## Comments

### Variables

The number of exhibitors and the number of sponsors were chosen as independent variables, whereas the number of visitors was selected as dependent variables. This is because it may be assumed that the number of exhibitors (and, therefore, the assortment, for instance) and the number of sponsors (and, therefore, the amount of advertisement, or the overall quality of an exhibition, for example) might have an impact on the number of visitors.

### Graphs

The graphs demonstrate that the values of all the considered values, on the whole, grew gradually. However, there were several decreases; for instance, the number of visitors dropped in 2009 (5256 visitors) when compared to 2008 (7316 visitors), but then it started growing again. The number of exhibitors also dropped in 2009 (450 exhibitors) when compared to 2008 (700 exhibitors), but then it also started growing gradually.

### Means, Standard Deviations, and Coefficients of Variation

The table shows that SD _{exhibitors} = 513.695, SD _{sponsors} = 22.466, SD _{visitors} = 7254.831. Importantly, such a large difference in variances of *exhibitors* and *sponsors* is likely to be troublesome, because it means that the assumption of homogeneity of variances for the regression is probably violated, which might result in inaccurate standard errors and confidence intervals, and biased p-values (Field, 2013).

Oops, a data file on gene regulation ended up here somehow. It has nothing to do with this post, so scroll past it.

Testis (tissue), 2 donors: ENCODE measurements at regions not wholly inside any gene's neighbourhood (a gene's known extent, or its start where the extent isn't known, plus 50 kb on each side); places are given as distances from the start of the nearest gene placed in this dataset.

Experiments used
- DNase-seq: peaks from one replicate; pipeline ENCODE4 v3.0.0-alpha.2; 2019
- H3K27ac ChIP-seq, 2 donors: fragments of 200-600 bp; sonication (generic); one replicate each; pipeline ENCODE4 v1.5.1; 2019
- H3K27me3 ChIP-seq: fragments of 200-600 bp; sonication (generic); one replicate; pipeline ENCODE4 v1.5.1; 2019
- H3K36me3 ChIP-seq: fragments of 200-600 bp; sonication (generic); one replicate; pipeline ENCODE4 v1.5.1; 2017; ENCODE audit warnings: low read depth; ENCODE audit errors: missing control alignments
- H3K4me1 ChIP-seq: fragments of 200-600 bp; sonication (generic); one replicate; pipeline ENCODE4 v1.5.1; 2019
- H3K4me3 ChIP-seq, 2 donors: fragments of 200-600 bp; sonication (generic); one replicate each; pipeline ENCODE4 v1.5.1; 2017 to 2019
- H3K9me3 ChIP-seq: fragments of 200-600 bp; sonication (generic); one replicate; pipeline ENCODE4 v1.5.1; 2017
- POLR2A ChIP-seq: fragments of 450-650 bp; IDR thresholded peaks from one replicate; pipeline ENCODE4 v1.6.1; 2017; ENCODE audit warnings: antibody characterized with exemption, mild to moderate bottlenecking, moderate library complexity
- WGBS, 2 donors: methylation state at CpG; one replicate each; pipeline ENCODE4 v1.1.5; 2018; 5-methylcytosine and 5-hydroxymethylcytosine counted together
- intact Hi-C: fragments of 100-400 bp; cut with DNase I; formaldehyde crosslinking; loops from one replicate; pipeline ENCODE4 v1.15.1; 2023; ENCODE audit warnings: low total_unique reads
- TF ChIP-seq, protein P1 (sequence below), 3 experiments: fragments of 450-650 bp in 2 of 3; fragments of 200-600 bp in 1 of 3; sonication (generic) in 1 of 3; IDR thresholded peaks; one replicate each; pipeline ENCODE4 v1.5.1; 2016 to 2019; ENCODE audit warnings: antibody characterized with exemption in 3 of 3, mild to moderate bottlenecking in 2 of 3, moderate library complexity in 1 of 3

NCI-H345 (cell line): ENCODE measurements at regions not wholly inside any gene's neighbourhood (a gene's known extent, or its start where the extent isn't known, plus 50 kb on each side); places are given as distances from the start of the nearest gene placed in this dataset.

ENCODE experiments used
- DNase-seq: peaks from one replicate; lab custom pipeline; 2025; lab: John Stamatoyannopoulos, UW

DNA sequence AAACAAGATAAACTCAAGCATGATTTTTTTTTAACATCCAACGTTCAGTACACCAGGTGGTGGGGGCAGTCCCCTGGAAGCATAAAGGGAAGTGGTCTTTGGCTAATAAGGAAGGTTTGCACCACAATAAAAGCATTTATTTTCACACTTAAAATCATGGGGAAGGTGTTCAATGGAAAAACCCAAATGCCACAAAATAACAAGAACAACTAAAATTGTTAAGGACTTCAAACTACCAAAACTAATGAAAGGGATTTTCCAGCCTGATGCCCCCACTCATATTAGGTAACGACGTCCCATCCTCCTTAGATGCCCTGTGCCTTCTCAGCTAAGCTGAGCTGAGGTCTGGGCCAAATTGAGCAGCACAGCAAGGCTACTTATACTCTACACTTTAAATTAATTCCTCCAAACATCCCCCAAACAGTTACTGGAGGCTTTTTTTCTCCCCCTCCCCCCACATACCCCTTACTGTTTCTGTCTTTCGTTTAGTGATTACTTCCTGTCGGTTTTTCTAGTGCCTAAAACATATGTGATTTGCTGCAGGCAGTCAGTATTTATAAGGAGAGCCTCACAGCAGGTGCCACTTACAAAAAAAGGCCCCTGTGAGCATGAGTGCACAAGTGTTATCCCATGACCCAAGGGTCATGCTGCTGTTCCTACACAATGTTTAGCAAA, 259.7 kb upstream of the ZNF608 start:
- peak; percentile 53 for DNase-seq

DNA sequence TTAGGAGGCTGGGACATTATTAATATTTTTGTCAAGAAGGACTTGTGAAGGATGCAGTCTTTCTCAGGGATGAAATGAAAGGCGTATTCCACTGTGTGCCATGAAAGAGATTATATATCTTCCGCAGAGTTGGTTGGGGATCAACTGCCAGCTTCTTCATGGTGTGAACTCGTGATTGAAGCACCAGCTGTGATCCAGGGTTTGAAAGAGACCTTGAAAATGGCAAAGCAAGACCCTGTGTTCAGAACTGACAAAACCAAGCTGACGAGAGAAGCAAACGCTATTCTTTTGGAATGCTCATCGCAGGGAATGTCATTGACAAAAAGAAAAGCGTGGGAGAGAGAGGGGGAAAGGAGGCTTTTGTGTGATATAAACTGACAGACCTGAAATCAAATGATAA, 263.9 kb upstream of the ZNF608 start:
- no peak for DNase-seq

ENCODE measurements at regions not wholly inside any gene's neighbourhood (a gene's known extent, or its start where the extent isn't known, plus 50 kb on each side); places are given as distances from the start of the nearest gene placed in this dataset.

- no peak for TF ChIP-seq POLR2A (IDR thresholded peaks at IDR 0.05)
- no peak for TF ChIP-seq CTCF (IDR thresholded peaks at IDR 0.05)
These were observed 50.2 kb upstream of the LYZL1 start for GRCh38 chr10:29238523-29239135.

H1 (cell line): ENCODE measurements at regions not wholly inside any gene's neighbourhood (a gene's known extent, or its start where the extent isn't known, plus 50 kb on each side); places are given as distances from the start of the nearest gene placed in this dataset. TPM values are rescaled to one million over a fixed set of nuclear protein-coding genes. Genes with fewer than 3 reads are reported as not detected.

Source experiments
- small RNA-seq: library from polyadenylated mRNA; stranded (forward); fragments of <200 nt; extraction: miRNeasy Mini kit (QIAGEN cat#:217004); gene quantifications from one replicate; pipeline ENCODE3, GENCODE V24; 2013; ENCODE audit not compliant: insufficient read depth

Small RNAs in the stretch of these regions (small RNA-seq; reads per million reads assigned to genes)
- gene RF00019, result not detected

The coefficients of variation show that, with respect to the mean, the number of exhibitors demonstrates the least variability (CV = 81.72%), whereas the number of sponsors and the number of visitors demonstrate roughly similar variabilities (CV = 96.46% and CV = 99.98%, respectively) which are higher than that of the number of exhibitors (Levine et al., 2011).

### Scatter Plots